Financing the political process – the political contribution tax credit (September 2021)
To win elections, politicians need votes. And to run the election campaigns needed to garner those votes, they need an organization, volunteers, and money — a lot of money. To wage the current federal election, the major political parties will need to raise and spend millions of dollars. Their task of raising that money is undoubtedly made somewhat easier by the fact that Canadian taxpayers who donate money to political parties or candidates can obtain some tax benefit from doing so.
Individuals who donate to the political party or candidate of their choice may or may not be happy with the outcome of the election, but no matter which registered party or candidate they donated to, it will be possible for them to claim a federal tax credit for those donations when they file their returns for 2021 next spring.
The credit provided under the Income Tax Act is available with respect to funds contributed to either a registered political party or to candidates running in a federal election. Contributions can be made at any time, not just during an election campaign, as long as the donation is received by an official candidate or a registered federal political party or association.
While the parties which currently hold seats in the House of Commons are, of course, the most well-known, there are in fact 20 political parties registered and in good standing with Elections Canada for purposes of the 2021 federal election. They are as follows, in alphabetical order:
Animal Protection Party of Canada
Canada's Fourth Front
Canadian Nationalist Party
Christian Heritage Party of Canada
Communist Party of Canada
Conservative Party of Canada
Free Party Canada
Green Party of Canada
Liberal Party of Canada
Libertarian Party of Canada
Marxist-Leninist Party of Canada
National Citizens Alliance of Canada
New Democratic Party
Parti pour l'Indépendance du Québec
Parti Rhinocéros Party
People's Party of Canada
Veterans Coalition Party of Canada
Donations to any one of these registered parties, within prescribed limits, would qualify for the federal political contribution tax credit.
Official candidates can, of course, be running either as candidates for one of the registered parties or as independents. Elections Canada provides a list of confirmed candidates who are running in this year’s federal election and that information can be found on the Elections Canada website at https://www.elections.ca/scripts/vis/FindED?L=e&PAGEID=20.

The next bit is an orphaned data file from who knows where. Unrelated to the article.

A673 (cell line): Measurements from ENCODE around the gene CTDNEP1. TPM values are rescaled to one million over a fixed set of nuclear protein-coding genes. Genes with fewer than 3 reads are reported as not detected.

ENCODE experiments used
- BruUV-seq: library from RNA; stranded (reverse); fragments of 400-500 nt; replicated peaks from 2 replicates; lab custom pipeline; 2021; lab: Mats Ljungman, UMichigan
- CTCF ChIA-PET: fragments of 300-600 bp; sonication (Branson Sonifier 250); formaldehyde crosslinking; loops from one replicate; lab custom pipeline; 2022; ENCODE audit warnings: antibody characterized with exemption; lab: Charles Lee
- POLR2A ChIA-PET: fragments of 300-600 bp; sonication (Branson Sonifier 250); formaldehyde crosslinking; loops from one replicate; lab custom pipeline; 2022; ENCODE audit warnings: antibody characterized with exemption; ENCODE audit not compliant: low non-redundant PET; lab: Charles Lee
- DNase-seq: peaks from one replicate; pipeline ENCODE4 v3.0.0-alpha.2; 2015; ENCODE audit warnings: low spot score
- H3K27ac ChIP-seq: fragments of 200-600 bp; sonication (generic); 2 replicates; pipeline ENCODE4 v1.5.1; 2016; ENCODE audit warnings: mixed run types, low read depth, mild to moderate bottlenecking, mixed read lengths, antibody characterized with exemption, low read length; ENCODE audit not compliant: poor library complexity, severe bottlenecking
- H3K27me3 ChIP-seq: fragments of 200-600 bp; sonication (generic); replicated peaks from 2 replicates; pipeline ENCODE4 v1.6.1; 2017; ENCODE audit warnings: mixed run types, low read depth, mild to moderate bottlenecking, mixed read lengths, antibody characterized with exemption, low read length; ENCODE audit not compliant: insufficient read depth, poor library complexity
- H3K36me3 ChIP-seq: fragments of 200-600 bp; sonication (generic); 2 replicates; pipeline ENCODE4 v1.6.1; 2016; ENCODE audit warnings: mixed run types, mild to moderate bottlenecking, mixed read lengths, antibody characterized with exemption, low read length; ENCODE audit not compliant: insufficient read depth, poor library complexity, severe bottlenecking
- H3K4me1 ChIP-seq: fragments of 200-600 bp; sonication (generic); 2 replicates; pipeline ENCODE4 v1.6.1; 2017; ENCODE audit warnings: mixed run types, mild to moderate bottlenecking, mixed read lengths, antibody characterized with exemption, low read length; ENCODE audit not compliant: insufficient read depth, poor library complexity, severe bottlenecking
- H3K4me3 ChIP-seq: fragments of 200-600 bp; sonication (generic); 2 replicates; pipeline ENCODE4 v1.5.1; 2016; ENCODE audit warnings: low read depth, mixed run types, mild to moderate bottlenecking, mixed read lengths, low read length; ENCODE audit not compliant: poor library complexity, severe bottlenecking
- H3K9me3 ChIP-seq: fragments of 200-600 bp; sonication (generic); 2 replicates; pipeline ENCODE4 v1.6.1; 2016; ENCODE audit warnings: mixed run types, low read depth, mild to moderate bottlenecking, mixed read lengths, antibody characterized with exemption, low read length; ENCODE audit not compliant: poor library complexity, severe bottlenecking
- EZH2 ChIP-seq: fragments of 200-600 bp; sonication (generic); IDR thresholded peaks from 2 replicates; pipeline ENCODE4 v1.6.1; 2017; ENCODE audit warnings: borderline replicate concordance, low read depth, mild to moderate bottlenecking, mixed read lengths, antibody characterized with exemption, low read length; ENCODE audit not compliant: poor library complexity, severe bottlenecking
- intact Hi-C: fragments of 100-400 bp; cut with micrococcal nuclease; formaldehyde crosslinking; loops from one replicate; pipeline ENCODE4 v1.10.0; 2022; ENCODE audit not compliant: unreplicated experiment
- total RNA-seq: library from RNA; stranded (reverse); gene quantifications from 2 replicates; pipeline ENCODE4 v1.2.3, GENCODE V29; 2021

The federal political tax credit is calculated as a percentage of donations given. However, the credit percentage decreases as contributions amounts increase, and no credit at all is given for donations in excess of $1,275. The credit percentages allowed at different contribution levels are as follows:
Contribution amount Allowable tax credit
$0.01 to $400 75% of the contribution
$400.01 to $750 $300 plus 50% of the contribution over $400
$750.01 and over $475 plus 33⅓% of the contribution over $750
The maximum credit claimable in any taxation year by a single taxpayer is $650. Once the arithmetic is worked out, it becomes clear that the maximum credit obtainable is reached once contribution levels reach $1,275.
Contribution amount Allowable tax credit
$400 × 75% = $300
$350 × 50% = $175
$525 × 33.3% = $175
Where donations exceed $1,275 in any one taxation year, no tax credit can be claimed on the “excess” donation. As well, there is no provision which allows the taxpayer to carry over any “excess” contributions to a subsequent taxation year, meaning that no credit will ever be obtainable with respect to those “excess” contributions.
Many Canadians who are committed to a particular political party or candidate volunteer their time during a nomination or election campaign — canvassing for the candidate, putting up election signs, or telephoning voters to encourage them to vote for the candidate. However, in such cases, the work must be its own reward, as no income tax receipts can be issued for most such non-monetary contributions, and consequently, no credit can be claimed for the value of any non-monetary contribution (including volunteer hours) donated.
Where a qualifying contribution is made, an official receipt must be issued in order for the tax credit to be claimed. A receipt must be issued, in paper or electronic format, for every contribution over $20.
The actual credit for qualifying donations made is claimed on the tax return for the year in which the contribution was made. The amount of the credit is calculated (according to the formula outlined above) on the Federal Worksheet, and the amount of the actual credit entered on line 41000 of Schedule 1 of the federal tax return. By the time the 2021 return is filed, of course, the election will long since have been concluded, the newly elected government will be in place in Ottawa, and the taxpayer will be in a position to assess whether it was, in fact, money well spent.